If warming your breast milk, place the milk bottle or bag into a bowl of warm water or a warmer, or run it under a warm tap (max 37 °C or 98.6 °F). Never warm breast milk in the microwave or on the stove top.
Will my baby cope with switching from breast to bottle?
Mums sometimes worry that if they introduce a bottle too soon, their baby will get accustomed to the artificial teat and struggle to return to breastfeeding. Others are concerned about the opposite problem – if they don’t get their baby used to a bottle early she may never accept one later. Both of these problems are commonly referred to as ‘nipple confusion’.
Experts disagree on whether nipple confusion is really an issue.1 Certainly sucking from a conventional bottle teat that doesn’t require a vacuum to be created is less effort for a baby than sucking from mum’s nipple, as the milk flows more freely and gravity lends a hand. And some babies do seem to have a preference for breast or bottle, and never take to the other. But many babies switch happily between the two.
If you’re still struggling to feed your baby expressed breast milk, speak to a lactation consultant or breastfeeding specialist.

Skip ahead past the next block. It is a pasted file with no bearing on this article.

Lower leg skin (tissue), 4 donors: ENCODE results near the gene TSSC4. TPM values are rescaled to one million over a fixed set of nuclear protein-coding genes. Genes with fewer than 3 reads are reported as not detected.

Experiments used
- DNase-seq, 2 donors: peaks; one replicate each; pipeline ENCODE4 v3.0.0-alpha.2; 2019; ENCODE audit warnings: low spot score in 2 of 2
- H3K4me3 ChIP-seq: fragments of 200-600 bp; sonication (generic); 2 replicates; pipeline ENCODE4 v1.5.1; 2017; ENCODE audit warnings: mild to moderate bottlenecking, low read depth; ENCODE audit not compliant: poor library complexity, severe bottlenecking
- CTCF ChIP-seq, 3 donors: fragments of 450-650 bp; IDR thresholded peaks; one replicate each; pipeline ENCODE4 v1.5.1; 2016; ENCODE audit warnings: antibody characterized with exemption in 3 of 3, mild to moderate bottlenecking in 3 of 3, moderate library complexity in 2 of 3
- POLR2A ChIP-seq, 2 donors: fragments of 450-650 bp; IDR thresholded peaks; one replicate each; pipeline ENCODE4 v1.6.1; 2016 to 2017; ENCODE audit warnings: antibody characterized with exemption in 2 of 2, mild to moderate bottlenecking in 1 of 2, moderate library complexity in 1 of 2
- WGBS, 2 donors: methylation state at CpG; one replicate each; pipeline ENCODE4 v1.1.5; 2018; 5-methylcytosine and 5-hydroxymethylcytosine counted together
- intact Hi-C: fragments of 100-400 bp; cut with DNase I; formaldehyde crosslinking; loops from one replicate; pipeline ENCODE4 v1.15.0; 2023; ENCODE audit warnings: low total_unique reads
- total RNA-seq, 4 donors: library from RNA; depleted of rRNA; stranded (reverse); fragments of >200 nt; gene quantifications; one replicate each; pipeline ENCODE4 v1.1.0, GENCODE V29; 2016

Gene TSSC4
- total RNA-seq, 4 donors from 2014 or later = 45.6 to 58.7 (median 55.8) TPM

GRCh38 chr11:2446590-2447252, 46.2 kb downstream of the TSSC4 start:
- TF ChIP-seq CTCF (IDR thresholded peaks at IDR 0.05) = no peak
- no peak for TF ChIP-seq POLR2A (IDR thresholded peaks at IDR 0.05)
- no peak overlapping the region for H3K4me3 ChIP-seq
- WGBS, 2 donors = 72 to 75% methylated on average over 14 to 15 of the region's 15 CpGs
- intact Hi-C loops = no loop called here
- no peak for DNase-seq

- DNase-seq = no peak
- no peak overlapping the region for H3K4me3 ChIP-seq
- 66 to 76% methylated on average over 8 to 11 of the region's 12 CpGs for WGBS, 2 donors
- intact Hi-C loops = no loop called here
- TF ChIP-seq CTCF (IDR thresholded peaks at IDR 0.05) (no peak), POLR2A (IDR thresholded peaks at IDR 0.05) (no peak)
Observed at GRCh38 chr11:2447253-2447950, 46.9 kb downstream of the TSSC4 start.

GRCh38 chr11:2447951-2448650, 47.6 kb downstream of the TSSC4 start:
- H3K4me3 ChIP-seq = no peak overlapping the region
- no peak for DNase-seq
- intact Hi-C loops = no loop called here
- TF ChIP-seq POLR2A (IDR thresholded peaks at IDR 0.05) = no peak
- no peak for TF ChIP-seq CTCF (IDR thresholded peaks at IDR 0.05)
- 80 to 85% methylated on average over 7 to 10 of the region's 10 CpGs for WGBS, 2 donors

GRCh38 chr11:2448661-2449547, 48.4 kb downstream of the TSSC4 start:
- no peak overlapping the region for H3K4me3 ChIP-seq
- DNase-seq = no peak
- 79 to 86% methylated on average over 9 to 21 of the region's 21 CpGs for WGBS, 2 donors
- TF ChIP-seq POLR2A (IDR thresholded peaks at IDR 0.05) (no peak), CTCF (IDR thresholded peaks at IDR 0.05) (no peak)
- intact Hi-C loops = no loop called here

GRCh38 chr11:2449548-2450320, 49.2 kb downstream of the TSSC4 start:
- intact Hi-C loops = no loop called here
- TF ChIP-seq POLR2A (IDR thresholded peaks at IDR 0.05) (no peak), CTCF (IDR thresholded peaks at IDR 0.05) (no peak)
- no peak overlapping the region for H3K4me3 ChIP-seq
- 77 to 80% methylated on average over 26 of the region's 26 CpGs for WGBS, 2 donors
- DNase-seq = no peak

1 Zimmerman E, Thompson K. Clarifying nipple confusion. J Perinatol. 2015;35(11):895-899.
2 Geddes DT et al. Tongue movement and intra-oral vacuum of term infants during breastfeeding and feeding from an experimental teat that released milk under vacuum only. Early Hum Dev. 2012;88(6):443-449.
3 Segami Y et al. Perioral movements and sucking pattern during bottle feeding with a novel, experimental teat are similar to breastfeeding. J Perinatol. 2013;33(4):319-323.
4 Sakalidis VS et al. Oxygen saturation and suck-swallow-breathe coordination of term infants during breastfeeding and feeding from a teat releasing milk only with vacuum. Int J Pediatr. 2012;2012:130769.